Sri Aurobindo | Human Science | FANDOM powered by Wikia

Posted: November 3, 2018 at 10:44 pm

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Sri Aurobindo has been variously described as the greatest philosopher of modern times, a towering spiritual personality, an outstanding leader of Indias freedom movement, an inspired poet, an astute political thinker and strategist, and a selfless humanist. For the purposes of this site, he can most appropriately be thought of as an Integral Scientist. His entire thought, work and life were an endeavour to integrate all aspects of human existence based on integral truths of existence. The idea of establishing the Human Science wiki is inspired by Sri Aurobindos integral conception of individuality, society, life and spiritual reality.

Born in Bengal in 1872, raised and educated in the perspectives of European civilization, rather than traditional Indian wisdom, Sri Aurobindo was sent to England at the age of seven to live and study with a clergyman. He was educated at Cambridge University, where he excelled academically, but acquired a deep aspiration for Indias independence from colonial rule. Returning to India in 1893, he became a college lecturer, then secretary to the Maharaja of Baroda, before assuming a leading role in Indias nascent freedom movement. As editor of several journals calling for the end of colonial rule and a renaissance of Indian culture, he was the first Indian leader to call for complete and total independence from British rule. He argued so persuasively about the injustice and unacceptability of the British Raj that he came to be regarded by the British government as the most dangerous revolutionary in India.

Having been denied exposure to his own cultural heritage during childhood, Sri Aurobindo plunged into a deep investigation of ancient and modern Indian spiritual knowledge and experience. From 1905 he experimented with a variety of yogic methods and began to have profound spiritual experiences. In 1908, he was falsely accused of master-minding a bomb blast, placed in solitary confinement for one year, and then acquitted by an English judge and released after a long and widely publicized trial. When he received word the British again planned to arrest him, he traveled to Pondicherry, a small the French enclave on the Bay of Bengal in South India, and remained there from 1910 until his passing in 1950.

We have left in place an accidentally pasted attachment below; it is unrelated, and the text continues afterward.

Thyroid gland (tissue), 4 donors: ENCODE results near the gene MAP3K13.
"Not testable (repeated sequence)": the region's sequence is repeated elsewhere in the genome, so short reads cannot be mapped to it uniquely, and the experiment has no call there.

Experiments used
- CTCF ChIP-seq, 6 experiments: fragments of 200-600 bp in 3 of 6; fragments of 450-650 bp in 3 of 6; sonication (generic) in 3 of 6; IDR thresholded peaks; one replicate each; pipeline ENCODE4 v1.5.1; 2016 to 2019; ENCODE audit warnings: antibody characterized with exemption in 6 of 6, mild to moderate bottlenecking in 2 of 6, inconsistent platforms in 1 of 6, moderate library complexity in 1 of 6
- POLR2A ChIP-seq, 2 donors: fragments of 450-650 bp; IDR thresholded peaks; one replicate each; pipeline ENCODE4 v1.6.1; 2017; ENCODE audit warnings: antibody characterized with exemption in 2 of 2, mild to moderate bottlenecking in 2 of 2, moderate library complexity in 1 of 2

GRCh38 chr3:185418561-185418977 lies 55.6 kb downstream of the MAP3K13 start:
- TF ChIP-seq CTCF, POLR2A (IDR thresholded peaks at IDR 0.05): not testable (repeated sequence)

During this later period Sri Aurobindo dedicated his entire life and energy to the pursuit of spiritual knowledge and spiritual power to transform life on earth. In 1914, Mira Alfassa, who subsequently became known as The Mother, and her husband, a French diplomat, visited him in Pondicherry and at their urging helped found a monthly journal, Arya. From 1914 to 1920, Sri Aurobindo simultaneously authored all but one of his most important works and published them chapter-wise as monthly installments in Arya. The Mother left Pondicherry at the outbreak of World War I and then returned in 1920 and remained there to work with Sri Aurobindo and head the spiritual community which she founded in his name.

Sri Aurobindos collected written works consist of 30 full volumes on philosophy, yoga, politics, international affairs, social evolution, Indian culture, art, literature and life, including a volume of poems and two volumes of plays, in addition to voluminous records of his spiritual practices and experiences which were published posthumously. His major works include:

Even a minimal summary of his thought is too daunting a task for this brief biographical sketch. That thought is the source of inspiration and insight for all the thus far presented and discussed on this site. A few concepts of most direct relevance to human science are listed below and discussed in detail in other articles.

See also

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November 3rd, 2018 at 10:44 pm

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